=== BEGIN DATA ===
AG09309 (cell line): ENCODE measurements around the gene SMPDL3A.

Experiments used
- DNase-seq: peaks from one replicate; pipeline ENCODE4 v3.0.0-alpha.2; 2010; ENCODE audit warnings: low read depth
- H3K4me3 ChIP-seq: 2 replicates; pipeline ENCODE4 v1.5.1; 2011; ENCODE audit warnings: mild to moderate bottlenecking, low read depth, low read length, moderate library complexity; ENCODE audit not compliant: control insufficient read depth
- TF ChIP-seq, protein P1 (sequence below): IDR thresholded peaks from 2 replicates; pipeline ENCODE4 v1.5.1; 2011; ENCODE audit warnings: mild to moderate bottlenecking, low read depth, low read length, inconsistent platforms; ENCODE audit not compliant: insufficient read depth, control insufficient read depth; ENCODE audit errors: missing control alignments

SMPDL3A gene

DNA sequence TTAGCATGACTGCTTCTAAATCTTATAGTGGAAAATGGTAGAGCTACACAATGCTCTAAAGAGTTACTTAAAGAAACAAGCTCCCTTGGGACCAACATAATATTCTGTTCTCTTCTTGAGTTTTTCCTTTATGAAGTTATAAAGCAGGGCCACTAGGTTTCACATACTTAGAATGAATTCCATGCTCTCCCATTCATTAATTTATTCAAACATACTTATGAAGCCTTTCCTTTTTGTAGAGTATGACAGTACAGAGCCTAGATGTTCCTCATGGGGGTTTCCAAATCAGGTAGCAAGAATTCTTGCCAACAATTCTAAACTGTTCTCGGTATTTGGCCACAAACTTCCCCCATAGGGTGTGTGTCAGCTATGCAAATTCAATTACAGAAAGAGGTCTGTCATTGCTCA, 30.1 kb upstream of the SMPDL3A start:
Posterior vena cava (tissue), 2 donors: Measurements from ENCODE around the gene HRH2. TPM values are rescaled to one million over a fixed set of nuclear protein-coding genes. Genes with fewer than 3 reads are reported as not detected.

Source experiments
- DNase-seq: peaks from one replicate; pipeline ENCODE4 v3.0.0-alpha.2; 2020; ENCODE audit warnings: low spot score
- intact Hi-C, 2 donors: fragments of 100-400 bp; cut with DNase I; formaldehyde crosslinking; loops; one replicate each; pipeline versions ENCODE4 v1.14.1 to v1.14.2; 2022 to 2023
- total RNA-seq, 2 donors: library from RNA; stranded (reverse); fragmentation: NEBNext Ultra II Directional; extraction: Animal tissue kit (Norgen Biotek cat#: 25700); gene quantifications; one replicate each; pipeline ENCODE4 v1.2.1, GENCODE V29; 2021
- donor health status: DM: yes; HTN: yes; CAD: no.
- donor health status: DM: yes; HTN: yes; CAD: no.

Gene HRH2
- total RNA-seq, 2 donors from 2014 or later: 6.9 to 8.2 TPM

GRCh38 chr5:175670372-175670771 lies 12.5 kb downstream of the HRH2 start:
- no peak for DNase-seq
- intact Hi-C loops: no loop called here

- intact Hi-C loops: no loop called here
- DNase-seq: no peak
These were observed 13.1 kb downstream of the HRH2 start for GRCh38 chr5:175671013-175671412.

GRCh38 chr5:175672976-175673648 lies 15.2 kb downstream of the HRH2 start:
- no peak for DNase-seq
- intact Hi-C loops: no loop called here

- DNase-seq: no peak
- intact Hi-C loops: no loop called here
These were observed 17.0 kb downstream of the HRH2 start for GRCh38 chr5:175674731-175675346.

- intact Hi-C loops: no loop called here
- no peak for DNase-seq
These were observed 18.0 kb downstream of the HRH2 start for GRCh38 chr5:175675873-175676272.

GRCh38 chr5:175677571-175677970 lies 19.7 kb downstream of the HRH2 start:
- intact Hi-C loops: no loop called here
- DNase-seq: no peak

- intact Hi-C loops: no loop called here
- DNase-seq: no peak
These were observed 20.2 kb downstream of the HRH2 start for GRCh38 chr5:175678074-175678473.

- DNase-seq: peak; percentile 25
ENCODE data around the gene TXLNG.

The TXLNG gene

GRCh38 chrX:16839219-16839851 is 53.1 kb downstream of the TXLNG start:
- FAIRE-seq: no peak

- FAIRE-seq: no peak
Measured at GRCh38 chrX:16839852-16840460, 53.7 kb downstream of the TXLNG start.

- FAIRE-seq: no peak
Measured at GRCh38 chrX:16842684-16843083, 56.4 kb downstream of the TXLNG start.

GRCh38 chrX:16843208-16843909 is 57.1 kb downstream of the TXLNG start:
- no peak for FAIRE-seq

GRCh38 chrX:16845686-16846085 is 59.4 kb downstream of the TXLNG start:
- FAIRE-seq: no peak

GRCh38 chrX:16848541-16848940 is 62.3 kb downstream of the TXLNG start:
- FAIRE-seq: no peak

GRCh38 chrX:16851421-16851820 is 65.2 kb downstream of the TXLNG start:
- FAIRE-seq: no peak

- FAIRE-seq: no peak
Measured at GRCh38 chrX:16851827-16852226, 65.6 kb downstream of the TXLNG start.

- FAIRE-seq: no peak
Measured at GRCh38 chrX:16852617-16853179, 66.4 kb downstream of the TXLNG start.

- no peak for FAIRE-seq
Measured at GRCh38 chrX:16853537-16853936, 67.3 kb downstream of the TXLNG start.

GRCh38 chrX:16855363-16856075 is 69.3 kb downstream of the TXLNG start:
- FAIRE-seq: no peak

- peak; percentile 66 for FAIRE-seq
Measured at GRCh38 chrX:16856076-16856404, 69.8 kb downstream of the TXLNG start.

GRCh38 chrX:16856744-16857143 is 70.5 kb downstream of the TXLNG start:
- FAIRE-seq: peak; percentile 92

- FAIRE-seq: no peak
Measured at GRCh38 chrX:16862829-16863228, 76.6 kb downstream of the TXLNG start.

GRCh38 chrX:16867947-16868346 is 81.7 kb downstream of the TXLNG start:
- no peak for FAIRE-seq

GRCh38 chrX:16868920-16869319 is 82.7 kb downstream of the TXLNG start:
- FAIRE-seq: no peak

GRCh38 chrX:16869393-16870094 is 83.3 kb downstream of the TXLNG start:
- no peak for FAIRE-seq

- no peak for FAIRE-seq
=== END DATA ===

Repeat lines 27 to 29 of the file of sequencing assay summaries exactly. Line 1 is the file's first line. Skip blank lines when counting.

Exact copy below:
- intact Hi-C loops: no loop called here
These were observed 17.0 kb downstream of the HRH2 start for GRCh38 chr5:175674731-175675346.

- intact Hi-C loops: no loop called here